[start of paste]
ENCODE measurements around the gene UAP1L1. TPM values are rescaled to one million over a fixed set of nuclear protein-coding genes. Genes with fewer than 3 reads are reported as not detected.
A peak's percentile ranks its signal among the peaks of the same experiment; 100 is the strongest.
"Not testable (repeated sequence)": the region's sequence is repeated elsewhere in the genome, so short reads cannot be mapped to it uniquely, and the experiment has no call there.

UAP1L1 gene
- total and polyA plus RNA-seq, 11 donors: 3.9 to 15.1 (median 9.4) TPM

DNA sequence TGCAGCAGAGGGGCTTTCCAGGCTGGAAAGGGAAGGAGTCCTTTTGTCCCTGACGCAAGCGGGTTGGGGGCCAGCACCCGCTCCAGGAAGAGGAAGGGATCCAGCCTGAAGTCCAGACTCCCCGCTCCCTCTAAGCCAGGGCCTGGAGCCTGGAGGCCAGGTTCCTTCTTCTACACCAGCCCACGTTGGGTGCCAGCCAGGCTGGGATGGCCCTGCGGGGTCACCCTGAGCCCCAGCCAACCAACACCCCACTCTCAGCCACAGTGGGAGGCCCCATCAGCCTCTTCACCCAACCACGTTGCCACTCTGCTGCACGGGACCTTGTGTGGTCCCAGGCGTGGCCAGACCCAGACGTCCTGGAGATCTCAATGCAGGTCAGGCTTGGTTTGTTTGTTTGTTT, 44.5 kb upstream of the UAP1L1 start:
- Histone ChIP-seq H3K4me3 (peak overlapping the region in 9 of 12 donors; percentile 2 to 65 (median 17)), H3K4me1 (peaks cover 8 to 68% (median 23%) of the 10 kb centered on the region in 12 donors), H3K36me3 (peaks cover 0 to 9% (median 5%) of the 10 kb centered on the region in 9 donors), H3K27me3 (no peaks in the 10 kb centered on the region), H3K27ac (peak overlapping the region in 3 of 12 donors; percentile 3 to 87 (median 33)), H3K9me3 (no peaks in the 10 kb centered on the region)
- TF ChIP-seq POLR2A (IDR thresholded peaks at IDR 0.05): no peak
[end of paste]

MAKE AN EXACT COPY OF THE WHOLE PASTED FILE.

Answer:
ENCODE measurements around the gene UAP1L1. TPM values are rescaled to one million over a fixed set of nuclear protein-coding genes. Genes with fewer than 3 reads are reported as not detected.
A peak's percentile ranks its signal among the peaks of the same experiment; 100 is the strongest.
"Not testable (repeated sequence)": the region's sequence is repeated elsewhere in the genome, so short reads cannot be mapped to it uniquely, and the experiment has no call there.

UAP1L1 gene
- total and polyA plus RNA-seq, 11 donors: 3.9 to 15.1 (median 9.4) TPM

DNA sequence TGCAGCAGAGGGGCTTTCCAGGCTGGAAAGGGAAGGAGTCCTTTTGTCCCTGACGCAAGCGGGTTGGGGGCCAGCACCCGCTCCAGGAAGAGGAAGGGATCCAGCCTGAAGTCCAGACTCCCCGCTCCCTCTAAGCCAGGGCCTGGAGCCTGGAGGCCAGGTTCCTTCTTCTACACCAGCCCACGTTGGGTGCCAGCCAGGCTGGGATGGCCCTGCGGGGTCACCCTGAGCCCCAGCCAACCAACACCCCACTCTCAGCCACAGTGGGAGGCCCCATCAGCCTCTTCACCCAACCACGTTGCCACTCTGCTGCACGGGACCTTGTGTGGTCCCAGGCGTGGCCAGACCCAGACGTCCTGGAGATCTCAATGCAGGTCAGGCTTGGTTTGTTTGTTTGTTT, 44.5 kb upstream of the UAP1L1 start:
- Histone ChIP-seq H3K4me3 (peak overlapping the region in 9 of 12 donors; percentile 2 to 65 (median 17)), H3K4me1 (peaks cover 8 to 68% (median 23%) of the 10 kb centered on the region in 12 donors), H3K36me3 (peaks cover 0 to 9% (median 5%) of the 10 kb centered on the region in 9 donors), H3K27me3 (no peaks in the 10 kb centered on the region), H3K27ac (peak overlapping the region in 3 of 12 donors; percentile 3 to 87 (median 33)), H3K9me3 (no peaks in the 10 kb centered on the region)
- TF ChIP-seq POLR2A (IDR thresholded peaks at IDR 0.05): no peak